A Fermi sea consists of those fermions filling the lowest-energy quantum states allowed by a quantum system. The quantum system can be any quantum-scale (particle-scale) region of fermions, including atoms (especially, with significant atomic numbers), collections of atoms, or degenerate matter, and the term Fermi sea is used to describe the particular behavior of fermions within such a system. The energy value of the most energetic of these fermions is termed the Fermi level (or Fermi energy) and those fermions with that amount of energy are termed the Fermi surface. This is in analogy to a body of water, filling the space with the lowest gravitational potential energy, forming a surface at some level (altitude). The term Fermi sea is commonly used in regards to electrons (a type of fermion) such as those filling the lowest orbits of the atoms within a solid, or those filling the low-energy states within electron degenerate matter. A common use of the term is regarding material near 0 K: at exactly 0 K, all the electrons are in the Fermi sea and the Fermi level is the maximum energy of any of them. Small amounts of energy (e.g., the heat to raise the temperature slightly higher) only affect electrons at or very near the Fermi surface.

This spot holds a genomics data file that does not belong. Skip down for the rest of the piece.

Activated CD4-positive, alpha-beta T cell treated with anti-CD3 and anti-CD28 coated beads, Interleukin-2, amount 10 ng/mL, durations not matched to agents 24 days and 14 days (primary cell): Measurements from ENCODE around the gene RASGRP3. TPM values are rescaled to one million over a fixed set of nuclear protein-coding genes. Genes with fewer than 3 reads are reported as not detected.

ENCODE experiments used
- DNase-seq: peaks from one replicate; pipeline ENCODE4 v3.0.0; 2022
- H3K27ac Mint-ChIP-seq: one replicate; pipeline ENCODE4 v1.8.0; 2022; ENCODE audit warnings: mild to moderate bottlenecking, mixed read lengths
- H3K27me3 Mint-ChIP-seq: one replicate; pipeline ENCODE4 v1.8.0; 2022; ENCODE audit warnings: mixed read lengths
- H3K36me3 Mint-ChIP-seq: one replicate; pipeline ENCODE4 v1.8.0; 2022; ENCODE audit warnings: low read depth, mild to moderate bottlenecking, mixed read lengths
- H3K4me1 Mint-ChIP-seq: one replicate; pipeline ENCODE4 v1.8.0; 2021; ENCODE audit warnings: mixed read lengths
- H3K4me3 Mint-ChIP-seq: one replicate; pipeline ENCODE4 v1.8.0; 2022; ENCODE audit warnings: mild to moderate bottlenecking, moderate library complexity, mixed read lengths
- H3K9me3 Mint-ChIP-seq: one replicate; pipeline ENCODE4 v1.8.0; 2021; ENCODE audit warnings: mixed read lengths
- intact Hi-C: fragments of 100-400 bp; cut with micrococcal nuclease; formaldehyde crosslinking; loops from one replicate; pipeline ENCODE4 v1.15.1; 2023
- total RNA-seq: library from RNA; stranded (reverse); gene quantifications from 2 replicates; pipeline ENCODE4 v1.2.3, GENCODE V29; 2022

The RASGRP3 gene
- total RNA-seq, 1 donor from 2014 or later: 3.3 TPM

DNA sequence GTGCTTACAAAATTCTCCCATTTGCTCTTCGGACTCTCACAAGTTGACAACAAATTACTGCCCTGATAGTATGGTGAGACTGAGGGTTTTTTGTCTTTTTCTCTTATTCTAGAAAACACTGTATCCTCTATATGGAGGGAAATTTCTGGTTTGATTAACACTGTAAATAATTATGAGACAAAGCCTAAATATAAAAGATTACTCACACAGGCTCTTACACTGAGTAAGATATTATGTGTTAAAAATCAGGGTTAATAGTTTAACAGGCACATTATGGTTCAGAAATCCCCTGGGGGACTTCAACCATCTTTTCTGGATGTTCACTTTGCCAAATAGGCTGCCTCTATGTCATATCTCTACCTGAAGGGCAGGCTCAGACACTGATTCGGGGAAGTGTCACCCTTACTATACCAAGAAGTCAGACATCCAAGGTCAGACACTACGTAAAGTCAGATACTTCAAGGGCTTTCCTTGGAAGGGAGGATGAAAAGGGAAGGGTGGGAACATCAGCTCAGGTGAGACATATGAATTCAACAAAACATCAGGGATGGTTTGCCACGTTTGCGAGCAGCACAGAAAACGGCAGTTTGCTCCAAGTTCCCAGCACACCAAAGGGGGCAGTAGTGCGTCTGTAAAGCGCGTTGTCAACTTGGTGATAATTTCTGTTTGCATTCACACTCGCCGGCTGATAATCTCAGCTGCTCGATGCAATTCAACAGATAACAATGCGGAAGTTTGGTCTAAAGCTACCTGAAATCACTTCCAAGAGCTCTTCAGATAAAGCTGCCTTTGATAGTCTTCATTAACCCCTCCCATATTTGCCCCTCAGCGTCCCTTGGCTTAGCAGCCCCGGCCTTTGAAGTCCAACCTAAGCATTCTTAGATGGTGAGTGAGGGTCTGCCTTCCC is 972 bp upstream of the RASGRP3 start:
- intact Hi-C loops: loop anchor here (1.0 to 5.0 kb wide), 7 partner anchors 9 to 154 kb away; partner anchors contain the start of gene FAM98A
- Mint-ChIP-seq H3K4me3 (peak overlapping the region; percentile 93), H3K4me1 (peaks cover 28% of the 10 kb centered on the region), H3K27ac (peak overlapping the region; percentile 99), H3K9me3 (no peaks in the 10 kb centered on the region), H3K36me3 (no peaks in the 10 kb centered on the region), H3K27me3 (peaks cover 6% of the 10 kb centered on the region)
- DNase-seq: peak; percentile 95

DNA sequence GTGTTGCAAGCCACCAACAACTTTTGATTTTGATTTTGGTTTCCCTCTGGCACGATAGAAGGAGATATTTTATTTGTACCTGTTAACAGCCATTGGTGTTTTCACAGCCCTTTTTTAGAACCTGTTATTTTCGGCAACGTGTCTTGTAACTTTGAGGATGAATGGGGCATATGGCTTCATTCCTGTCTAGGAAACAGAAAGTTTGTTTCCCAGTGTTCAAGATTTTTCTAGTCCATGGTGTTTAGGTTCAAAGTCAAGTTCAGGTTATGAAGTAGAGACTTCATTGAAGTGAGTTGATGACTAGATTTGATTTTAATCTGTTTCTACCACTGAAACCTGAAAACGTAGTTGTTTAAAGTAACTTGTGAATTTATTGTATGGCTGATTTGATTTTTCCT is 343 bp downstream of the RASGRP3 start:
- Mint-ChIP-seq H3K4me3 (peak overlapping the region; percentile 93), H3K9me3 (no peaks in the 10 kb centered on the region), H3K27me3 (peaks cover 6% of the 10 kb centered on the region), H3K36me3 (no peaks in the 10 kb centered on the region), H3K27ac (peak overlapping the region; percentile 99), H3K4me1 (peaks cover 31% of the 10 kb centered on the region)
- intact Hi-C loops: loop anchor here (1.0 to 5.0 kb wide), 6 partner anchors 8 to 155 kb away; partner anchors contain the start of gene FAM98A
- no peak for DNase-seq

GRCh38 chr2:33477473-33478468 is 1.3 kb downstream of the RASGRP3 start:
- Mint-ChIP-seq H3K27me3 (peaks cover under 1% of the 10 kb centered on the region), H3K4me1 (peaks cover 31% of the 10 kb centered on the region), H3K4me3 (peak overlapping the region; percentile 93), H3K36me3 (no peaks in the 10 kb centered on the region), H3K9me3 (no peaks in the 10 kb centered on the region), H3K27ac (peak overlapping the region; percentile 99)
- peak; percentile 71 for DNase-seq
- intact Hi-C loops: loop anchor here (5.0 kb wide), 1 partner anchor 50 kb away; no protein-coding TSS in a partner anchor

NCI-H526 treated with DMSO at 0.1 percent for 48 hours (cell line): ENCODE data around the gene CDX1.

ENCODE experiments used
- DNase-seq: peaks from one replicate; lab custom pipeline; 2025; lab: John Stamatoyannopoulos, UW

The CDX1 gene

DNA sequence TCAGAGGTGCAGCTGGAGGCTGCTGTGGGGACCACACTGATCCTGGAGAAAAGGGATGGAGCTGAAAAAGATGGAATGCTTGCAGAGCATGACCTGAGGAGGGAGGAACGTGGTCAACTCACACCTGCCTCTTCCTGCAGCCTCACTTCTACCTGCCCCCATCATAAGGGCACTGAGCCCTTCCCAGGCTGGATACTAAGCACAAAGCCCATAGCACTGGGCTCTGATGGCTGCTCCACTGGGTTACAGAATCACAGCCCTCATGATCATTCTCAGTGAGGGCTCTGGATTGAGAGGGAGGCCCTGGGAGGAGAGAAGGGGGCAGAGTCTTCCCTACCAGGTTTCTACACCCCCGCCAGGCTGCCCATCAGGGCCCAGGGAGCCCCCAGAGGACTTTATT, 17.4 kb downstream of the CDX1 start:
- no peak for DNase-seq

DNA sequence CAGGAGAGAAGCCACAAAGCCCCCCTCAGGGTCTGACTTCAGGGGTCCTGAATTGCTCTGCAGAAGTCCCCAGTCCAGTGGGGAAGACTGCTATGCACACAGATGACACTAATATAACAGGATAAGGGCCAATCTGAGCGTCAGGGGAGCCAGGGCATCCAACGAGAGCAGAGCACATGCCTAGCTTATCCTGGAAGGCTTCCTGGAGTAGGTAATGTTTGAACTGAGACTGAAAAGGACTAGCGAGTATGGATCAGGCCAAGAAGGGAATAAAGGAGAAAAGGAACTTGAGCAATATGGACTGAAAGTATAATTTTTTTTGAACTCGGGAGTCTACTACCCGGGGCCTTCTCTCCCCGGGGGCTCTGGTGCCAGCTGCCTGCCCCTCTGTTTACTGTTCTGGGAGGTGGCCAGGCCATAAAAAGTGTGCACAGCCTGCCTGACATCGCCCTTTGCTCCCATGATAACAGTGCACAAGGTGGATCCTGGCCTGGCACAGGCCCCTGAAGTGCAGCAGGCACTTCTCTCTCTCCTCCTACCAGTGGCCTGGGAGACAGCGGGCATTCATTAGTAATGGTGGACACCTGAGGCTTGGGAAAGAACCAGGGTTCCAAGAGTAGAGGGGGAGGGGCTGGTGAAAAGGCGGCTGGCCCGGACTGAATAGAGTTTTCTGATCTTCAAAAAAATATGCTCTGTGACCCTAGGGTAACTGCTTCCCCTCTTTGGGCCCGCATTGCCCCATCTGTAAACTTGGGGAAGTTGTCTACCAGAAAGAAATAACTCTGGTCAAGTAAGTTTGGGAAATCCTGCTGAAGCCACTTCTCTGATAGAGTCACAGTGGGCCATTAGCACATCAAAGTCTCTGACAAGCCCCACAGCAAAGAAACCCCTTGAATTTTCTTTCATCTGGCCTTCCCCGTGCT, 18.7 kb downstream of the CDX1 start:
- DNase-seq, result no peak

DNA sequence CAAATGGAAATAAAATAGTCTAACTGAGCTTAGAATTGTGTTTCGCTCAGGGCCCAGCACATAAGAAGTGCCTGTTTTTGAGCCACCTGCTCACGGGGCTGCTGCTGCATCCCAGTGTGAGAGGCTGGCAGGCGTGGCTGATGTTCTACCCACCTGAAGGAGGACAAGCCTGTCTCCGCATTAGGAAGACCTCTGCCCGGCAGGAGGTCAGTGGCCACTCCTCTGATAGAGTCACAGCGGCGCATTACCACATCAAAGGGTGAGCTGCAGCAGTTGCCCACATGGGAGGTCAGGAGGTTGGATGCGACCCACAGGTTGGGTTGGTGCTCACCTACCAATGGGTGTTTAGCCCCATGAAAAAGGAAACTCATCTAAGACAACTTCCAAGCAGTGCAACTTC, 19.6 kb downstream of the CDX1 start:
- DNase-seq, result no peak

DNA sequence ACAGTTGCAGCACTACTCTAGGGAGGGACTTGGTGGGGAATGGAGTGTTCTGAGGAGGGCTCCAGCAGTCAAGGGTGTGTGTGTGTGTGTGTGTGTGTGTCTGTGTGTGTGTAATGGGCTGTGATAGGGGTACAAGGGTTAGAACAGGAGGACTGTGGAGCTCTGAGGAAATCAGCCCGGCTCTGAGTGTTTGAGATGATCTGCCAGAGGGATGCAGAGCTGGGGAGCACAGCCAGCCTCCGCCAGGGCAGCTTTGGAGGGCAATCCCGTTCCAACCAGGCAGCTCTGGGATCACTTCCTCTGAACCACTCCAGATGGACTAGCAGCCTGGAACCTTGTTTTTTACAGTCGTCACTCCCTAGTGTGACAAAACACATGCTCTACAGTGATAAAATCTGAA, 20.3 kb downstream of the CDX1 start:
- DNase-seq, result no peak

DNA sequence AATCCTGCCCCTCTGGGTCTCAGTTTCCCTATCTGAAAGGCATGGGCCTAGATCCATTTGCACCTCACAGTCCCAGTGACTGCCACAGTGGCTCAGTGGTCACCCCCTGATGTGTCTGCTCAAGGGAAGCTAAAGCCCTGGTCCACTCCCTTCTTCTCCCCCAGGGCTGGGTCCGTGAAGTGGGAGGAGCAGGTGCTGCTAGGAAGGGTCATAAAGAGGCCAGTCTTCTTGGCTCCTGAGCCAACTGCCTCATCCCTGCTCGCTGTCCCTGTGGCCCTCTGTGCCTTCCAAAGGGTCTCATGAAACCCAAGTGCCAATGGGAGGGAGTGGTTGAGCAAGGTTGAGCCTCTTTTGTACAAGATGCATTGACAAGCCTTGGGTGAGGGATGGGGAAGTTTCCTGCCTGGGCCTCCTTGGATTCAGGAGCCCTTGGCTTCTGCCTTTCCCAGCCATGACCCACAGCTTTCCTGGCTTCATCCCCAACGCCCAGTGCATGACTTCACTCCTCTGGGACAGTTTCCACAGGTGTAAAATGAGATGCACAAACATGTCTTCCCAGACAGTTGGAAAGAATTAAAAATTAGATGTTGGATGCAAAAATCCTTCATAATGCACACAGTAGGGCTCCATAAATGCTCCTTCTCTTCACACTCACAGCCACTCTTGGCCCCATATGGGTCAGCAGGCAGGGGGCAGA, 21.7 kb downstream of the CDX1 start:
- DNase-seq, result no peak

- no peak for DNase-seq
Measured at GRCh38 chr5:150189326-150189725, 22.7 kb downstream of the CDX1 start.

Fermi sea electrons below the Fermi surface are somewhat trapped: all possible quantum states that it might move to have energy levels greater than the Fermi level, and such an electron generally needs to receive sufficient additional energy to reach that level. Electrons at or above the Fermi surface have the potential to shift position such as in response to an electric field, thus forming a current, i.e., conducting electricity.
The Fermi sea concept is used describing some models of superconductivity.